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Melanoma screening clinics: are we detecting more melanomas or reassuring the worried well?

Lookup NU author(s): Dr Sophie Weatherhead, Dr Clifford Lawrence


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Background Melanoma screening clinics (MSCs) have been set up in the U.K. to help allay public anxiety about potential skin cancers, and to permit the early detection of thin melanomas, thus improving prognosis. Public health campaigns have led to increased awareness of melanoma and increased numbers of referrals to MSCs. Objectives To determine whether the MSC has had an impact on the number and thickness of melanomas detected over the past 8 years. Methods Data was analysed retrospectively for all patients attending the MSC since it was set up in 1997, until the end of 2004. We categorized patients with melanoma according to Breslow thickness, examined trends in referral to the clinic and analysed changes in the proportion of patients with a new diagnosis of melanoma. Results There were 15 970 patients who attended for screening; 403 primary invasive melanomas were detected, and 190 in situ melanomas. The number of new patients seen each year increased by over 230%, although the proportion of patients with melanoma detected declined. The Breslow thickness did not change over time. Conclusions Our experience suggests that public awareness has increased and that the general practitioner threshold for referral has fallen but there has been no reduction in the thickness of those melanomas diagnosed.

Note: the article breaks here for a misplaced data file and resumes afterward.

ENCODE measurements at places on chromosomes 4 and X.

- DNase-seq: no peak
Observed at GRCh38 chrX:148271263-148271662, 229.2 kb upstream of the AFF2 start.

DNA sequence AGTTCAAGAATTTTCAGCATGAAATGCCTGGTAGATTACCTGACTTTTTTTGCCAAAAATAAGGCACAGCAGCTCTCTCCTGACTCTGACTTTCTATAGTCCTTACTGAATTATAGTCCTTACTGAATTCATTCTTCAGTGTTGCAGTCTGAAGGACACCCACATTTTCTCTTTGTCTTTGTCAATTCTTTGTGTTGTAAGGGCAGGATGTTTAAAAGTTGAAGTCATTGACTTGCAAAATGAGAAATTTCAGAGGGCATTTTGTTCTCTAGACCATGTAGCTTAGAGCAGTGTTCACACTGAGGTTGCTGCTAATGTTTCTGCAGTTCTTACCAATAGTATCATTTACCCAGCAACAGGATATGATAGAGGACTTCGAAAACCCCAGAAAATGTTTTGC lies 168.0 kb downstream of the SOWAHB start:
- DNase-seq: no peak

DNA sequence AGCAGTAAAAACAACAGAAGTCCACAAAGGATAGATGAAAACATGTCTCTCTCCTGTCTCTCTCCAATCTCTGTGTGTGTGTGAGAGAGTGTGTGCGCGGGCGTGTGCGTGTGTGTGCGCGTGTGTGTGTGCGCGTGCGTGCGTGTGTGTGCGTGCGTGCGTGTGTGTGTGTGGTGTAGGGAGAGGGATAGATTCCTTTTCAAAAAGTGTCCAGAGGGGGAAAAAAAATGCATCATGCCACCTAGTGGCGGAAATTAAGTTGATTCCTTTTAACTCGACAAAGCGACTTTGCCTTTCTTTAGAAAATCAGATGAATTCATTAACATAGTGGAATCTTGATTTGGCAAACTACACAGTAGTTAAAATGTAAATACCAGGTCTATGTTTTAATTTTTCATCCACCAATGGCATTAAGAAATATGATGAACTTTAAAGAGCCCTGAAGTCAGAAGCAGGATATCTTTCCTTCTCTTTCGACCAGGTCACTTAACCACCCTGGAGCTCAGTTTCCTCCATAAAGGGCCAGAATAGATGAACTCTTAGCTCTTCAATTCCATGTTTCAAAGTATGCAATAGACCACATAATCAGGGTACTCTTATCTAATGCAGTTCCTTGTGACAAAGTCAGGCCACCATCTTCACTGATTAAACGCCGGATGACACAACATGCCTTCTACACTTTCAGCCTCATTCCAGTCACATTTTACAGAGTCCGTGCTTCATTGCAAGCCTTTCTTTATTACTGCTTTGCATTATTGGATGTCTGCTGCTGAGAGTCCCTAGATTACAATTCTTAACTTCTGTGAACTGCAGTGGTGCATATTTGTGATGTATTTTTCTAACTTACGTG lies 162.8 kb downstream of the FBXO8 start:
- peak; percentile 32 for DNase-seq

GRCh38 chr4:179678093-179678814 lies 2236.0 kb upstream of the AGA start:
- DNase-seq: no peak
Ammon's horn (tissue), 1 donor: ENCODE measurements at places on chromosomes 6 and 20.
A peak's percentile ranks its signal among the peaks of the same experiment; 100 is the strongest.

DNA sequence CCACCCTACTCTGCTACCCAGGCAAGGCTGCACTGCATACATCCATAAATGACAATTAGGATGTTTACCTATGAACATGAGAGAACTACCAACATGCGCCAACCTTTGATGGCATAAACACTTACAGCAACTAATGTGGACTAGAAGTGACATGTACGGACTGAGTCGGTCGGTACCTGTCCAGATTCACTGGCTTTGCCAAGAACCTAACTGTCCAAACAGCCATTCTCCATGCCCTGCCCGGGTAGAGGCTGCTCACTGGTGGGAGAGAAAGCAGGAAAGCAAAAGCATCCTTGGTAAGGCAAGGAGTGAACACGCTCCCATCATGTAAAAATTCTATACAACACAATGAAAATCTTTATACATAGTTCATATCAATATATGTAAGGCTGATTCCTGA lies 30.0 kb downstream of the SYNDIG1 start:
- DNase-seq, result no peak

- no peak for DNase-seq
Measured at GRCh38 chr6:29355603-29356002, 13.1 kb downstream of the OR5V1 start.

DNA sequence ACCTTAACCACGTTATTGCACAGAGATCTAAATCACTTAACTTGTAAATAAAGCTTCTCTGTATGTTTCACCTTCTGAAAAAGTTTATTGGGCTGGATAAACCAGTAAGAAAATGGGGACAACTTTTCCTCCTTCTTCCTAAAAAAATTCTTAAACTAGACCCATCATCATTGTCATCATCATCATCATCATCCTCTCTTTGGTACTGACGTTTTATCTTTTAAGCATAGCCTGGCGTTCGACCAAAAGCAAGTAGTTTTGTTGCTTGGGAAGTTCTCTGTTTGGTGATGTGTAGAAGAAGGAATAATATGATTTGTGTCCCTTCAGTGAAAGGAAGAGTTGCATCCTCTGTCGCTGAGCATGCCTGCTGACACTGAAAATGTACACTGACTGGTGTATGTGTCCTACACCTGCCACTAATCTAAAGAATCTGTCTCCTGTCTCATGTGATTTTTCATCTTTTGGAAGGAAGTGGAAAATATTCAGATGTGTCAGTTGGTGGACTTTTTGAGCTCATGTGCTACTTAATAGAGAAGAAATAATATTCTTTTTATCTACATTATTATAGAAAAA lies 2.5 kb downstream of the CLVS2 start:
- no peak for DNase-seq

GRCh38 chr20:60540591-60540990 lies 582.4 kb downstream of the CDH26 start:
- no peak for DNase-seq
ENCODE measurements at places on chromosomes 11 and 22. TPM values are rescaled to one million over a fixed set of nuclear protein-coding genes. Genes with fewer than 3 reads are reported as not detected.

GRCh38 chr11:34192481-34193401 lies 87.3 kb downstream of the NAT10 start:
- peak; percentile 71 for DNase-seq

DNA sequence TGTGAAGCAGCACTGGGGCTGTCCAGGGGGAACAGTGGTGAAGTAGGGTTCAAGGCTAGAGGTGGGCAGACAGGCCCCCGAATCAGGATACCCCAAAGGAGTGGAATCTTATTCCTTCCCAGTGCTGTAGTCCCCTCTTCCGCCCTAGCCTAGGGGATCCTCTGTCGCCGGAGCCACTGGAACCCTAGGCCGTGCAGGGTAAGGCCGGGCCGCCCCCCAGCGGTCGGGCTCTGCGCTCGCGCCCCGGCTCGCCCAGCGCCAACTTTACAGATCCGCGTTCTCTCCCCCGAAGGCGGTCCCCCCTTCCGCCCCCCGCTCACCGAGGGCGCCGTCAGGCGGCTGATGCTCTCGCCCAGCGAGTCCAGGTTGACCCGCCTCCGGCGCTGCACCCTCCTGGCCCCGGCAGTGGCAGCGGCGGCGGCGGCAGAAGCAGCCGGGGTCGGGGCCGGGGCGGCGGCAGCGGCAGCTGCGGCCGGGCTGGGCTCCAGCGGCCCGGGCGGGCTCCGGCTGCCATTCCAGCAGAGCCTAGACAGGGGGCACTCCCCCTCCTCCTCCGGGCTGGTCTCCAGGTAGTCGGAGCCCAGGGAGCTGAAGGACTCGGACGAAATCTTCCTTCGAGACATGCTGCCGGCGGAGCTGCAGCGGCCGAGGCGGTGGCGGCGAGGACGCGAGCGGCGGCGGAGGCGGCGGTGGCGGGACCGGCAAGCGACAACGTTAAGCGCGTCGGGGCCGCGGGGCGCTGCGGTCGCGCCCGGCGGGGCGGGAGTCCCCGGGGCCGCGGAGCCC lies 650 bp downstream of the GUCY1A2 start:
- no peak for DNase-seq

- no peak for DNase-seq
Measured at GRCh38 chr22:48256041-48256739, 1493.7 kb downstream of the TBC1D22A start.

Publication metadata

Author(s): Weatherhead SC, Lawrence CM

Publication type: Article

Publication status: Published

Journal: British Journal of Dermatology

Year: 2006

Volume: 154

Issue: 3

Pages: 539-541

ISSN (print): 0007-0963

ISSN (electronic): 1365-2133

Publisher: Wiley-Blackwell


DOI: 10.1111/j.1365-2133.2005.07108.x


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